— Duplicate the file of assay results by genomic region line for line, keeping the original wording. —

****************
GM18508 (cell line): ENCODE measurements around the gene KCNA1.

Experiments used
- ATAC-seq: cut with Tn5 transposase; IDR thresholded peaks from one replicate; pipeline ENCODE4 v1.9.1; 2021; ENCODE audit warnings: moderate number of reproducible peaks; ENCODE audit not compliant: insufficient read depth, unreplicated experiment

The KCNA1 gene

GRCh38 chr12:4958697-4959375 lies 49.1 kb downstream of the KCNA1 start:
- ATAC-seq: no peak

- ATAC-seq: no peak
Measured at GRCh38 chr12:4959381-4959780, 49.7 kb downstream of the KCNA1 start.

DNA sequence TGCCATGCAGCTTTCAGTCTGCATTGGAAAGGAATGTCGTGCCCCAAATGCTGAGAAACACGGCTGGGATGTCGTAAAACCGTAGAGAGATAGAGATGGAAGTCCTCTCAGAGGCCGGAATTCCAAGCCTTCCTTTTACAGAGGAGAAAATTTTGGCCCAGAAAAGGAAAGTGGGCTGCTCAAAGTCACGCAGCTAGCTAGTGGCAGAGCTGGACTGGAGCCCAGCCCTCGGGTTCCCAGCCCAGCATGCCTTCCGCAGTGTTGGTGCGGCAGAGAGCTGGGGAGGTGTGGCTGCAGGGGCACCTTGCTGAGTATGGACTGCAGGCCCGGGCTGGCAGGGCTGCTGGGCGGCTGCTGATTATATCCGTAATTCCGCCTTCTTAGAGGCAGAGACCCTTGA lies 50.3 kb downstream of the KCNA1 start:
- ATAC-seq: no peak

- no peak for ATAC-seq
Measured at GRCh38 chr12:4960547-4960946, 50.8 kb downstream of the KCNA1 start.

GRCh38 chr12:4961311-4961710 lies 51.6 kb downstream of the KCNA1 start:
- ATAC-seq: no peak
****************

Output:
GM18508 (cell line): ENCODE measurements around the gene KCNA1.

Experiments used
- ATAC-seq: cut with Tn5 transposase; IDR thresholded peaks from one replicate; pipeline ENCODE4 v1.9.1; 2021; ENCODE audit warnings: moderate number of reproducible peaks; ENCODE audit not compliant: insufficient read depth, unreplicated experiment

The KCNA1 gene

GRCh38 chr12:4958697-4959375 lies 49.1 kb downstream of the KCNA1 start:
- ATAC-seq: no peak

- ATAC-seq: no peak
Measured at GRCh38 chr12:4959381-4959780, 49.7 kb downstream of the KCNA1 start.

DNA sequence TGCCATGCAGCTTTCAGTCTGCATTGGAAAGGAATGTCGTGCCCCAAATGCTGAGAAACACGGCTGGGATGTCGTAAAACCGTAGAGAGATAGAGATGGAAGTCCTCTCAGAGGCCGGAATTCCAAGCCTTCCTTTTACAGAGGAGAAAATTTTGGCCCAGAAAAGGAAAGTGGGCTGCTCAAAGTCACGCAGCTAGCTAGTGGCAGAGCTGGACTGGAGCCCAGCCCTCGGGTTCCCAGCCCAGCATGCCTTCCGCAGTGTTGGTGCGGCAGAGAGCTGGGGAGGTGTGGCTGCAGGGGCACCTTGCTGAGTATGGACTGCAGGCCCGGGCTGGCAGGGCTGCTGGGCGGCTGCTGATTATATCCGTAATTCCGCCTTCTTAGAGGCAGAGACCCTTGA lies 50.3 kb downstream of the KCNA1 start:
- ATAC-seq: no peak

- no peak for ATAC-seq
Measured at GRCh38 chr12:4960547-4960946, 50.8 kb downstream of the KCNA1 start.

GRCh38 chr12:4961311-4961710 lies 51.6 kb downstream of the KCNA1 start:
- ATAC-seq: no peak